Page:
Digital Resource Guide

Online Resources by GC Digital Fellows

Please consult these blog posts, handouts, workshop outlines, articles, and tutorial slide decks

Digital Scholarship Lab Physical Library

The Digital Scholarship Lab has a collection of useful books for reference. Topics include design, infrastructure, theory, and activism.

Useful External Resources

In addition to online resources for research protocol that students should consider as they undertake digital projects, we offer a digest of resources for cloud computing and linked data.

Lightbulb Rainbow

Digital Fellows post handouts, tutorials, and articles. These resources address a range of topics and accommodate a range of student experience.

DATA and DATABASE RESOURCES

Intro to Data Cleaning and Visualization Tools Handout A.L. McMichael
Linking Outside the Box (Linked Data for the Uninitiated, Part 2) A.L. McMichael
Linked Data for the Uninitiated (Part 1) A.L. McMichael
The mostly non-STEM guide to data literacy Hannah Aizenman
data debugging Workshop Outline Hannah Aizenman
Finding Digital Archives Jeff Binder
Digital Tools for Qualitative Data Analysis Patrick Sweeney
Organizing Image Collections handout A.L. McMichael
data visualization Workshop Outline Hannah Aizenman
Fun Times with SQLite! Or, a Beginner’s Tutorial to Data Management and Databases with SQL Ian Phillips
Databases for Smart People Who Are Scared of Databases Keith Miyake

DESIGN RESOURCES

DH and Design A.L. McMichael
A Crash Course in Digital Photo Editing A.L. McMichael
Introduction to Image Editing Handout A.L. McMichael
Illuminating the Challenges of Web Design Laura Kane

MAPPING RESOURCES

Treebanking with Arethusa Jeremy March
Intro to Mapping with CartoDB Keith Miyake
Learning to Map with ArcGIS StoryMaps Keith Miyake

PROGRAMMING RESOURCES

On Choosing a Mobile Platform in the Digital Humanities Jeremy March
Set up a development environment Evan Misshula
Python 2 Tutorial Evan Misshula
iOS Jeremy March
Intro to the Command Line Keith Miyake
Python workshop Michelle McSweeney
Speaking of ‘Speaking in Code’ (Part 2) Micki Kaufman
Speaking of ‘Speaking in Code’ (Part 1) Micki Kaufman
Python resources Patrick Smyth
Programming with Python workshop materials Patrick Smyth
Python resources Patrick Smyth
Python Workshop Outline Patrick Smyth
https://digitalfellows.commons.gc.cuny.edu/2015/10/15/how-to-python/ Hannah Aizenman

PROJECT MANAGEMENT RESOURCES

Github Mary Catherine Kinniburgh
Evernote Guide Erin Glass
project management, or, your hand is not your dayplanner Erin Glass
Research Management Tools Keith Miyake
Getting started on github Patrick Smyth
“Research Management” handout Erin Glass

PROJECTS

Tool refresh: a crash course Erin Glass
Turning an idea into a tool Erin Glass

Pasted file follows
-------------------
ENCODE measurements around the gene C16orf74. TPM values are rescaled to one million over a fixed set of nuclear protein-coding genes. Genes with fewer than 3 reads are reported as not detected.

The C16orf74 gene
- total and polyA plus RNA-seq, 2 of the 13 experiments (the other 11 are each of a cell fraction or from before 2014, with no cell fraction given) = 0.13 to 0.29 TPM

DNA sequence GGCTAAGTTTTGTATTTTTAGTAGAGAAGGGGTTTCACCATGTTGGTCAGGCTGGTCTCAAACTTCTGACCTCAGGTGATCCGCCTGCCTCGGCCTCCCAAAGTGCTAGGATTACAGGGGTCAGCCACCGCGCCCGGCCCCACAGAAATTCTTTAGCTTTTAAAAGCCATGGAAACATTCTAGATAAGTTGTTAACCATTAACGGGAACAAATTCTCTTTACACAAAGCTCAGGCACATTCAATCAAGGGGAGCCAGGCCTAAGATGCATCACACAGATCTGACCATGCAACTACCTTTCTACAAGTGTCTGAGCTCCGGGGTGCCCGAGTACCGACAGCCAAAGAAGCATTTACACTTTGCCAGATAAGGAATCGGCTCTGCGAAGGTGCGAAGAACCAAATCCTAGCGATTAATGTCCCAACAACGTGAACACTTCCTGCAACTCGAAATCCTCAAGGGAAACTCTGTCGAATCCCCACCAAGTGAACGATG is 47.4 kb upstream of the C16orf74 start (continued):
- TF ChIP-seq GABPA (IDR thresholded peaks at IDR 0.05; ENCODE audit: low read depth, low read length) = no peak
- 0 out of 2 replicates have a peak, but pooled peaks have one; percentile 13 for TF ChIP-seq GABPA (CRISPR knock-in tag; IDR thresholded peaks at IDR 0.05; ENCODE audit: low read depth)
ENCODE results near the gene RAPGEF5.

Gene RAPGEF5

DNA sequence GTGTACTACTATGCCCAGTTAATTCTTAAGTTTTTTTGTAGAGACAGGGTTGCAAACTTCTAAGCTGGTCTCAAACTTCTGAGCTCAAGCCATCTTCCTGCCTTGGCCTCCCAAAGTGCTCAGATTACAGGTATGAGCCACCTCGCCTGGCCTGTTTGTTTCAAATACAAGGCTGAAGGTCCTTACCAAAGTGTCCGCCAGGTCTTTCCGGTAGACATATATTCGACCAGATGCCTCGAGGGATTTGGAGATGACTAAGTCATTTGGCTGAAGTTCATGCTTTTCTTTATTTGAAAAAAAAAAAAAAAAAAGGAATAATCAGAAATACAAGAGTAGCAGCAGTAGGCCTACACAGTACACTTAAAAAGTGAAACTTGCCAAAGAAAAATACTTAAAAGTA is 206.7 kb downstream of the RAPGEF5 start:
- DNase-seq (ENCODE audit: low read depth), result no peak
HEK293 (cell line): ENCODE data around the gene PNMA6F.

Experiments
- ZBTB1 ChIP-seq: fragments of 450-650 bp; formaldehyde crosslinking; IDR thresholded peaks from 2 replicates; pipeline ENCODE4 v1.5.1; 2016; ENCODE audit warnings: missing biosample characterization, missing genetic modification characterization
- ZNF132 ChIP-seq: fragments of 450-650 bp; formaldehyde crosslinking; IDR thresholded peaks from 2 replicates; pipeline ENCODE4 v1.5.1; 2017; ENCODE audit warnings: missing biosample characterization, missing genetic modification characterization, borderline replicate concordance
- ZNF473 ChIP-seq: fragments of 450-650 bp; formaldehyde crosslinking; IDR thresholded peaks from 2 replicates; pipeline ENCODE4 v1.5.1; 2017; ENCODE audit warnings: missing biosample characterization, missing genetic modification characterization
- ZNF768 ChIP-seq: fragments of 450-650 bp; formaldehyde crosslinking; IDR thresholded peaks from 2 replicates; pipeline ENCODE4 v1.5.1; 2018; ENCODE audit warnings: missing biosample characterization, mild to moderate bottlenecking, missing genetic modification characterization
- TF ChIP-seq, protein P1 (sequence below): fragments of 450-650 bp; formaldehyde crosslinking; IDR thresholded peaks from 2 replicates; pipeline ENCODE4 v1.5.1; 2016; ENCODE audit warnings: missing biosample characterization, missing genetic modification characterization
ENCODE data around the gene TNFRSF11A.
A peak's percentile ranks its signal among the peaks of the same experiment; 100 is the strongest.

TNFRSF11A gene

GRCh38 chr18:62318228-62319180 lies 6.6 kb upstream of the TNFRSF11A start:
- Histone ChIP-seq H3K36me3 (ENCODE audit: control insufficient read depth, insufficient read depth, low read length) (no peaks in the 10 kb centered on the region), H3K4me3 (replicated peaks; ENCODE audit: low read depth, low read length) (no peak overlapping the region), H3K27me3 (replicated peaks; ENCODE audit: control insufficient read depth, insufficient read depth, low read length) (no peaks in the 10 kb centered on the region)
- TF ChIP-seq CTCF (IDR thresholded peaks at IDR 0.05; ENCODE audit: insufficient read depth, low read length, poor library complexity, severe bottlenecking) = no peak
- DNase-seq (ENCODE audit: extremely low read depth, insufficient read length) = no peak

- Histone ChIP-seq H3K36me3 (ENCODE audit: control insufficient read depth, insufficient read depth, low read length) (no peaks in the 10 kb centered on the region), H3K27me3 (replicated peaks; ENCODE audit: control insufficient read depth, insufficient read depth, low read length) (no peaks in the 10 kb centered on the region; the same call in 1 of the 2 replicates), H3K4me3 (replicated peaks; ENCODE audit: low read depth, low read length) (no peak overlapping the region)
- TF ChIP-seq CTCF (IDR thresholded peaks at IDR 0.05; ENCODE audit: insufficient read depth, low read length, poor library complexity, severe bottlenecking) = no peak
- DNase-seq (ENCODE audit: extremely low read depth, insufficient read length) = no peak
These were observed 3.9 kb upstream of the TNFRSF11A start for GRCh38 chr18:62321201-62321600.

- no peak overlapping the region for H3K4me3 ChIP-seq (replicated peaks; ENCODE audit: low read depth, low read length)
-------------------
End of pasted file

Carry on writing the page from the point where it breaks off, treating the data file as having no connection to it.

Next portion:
MEDIA RES #2: NYC DH Lightning Talks Erin Glass
Is this what reading looks like? Erin Glass
Your Most Valuable Resource…People! Ian Phillips
The Complexity of Machine Writing Jeff Binder
Teaching Ancient Greek with iOS and Android Jeremy March
The Contours of Community: Recap of “CUNY DHI, Building a DH Community” Lightning Talks Mary Catherine Kinniburgh

TEXT ANALYSIS

Getting the Most out of a Humble Technology: Word Search Jeff Binder
Text Analysis with MALLET Michelle McSweeney

WEB DEVELOPMENT

What’s in a Wiki? A.L. McMichael
Create Your (FREE) Website Using Github and Jekyll Keith Miyake
Introduction to Web Frameworks Keith Miyake
An Introduction to Web Servers Keith Miyake
Learn Bootstrap Part 3: Customize Bootstrap and Add a Header Keith Miyake
Learn Bootstrap Part 2: Adding Bootstrap to WordPress Keith Miyake
Learn Bootstrap Part 1: Getting Acquainted with Bootstrap Keith Miyake
WordPress 3 Workshop Outline Keith Miyake
WordPress 2 Workshop Outline Keith Miyake
Introduction to Web Scraping for Researchers Michelle McSweeney
WordPress 2: Categories, Menus, and Widgets Michelle McSweeney
Intro to GitHub, Part I Patrick Smyth
Twitter API Outline Patrick Smyth
Bootstrap Workshop Outline Patrick Smyth
HTML CSS Workshop Outline Patrick Smyth
Handout for Establishing an Academic Digital Identity: WordPress 1 Patrick Sweeney
Organize your WordPress blog posts with the List Category Posts plugin!
Ian Phillips

Digital Scholarship Lab Physical Library

The Digital Scholarship Lab has a number of books available for reference.

Berry, David M. Understanding Digital Humanities. Houndmills, Basingstoke, Hampshire; New York: Palgrave Macmillan, 2012.

Blum, Andrew. Tubes: A Journey to the Center of the Internet. New York: Ecco, 2012.

Bringhurst, Robert. The Elements of Typographic Style. Point Roberts, WA: Hartley & Marks, Publishers, 2004.

Burdick, Anne, and Johanna, Lunenfeld, Peter Drucker. Digital_humanities. Cambridge, MA: MIT Press, 2012.

Cohen, Daniel J, and Tom Scheinfeldt. Hacking the Academy: New Approaches to Scholarship and Teaching from Digital Humanities, 2013.

Coleman, E. Gabriella. Coding Freedom: The Ethics and Aesthetics of Hacking. Princeton: Princeton University Press, 2013.

Duckett, Jon. HTML & CSS: Designing and Building Web Sites. Hoboken, N.J.: Wiley, 2011.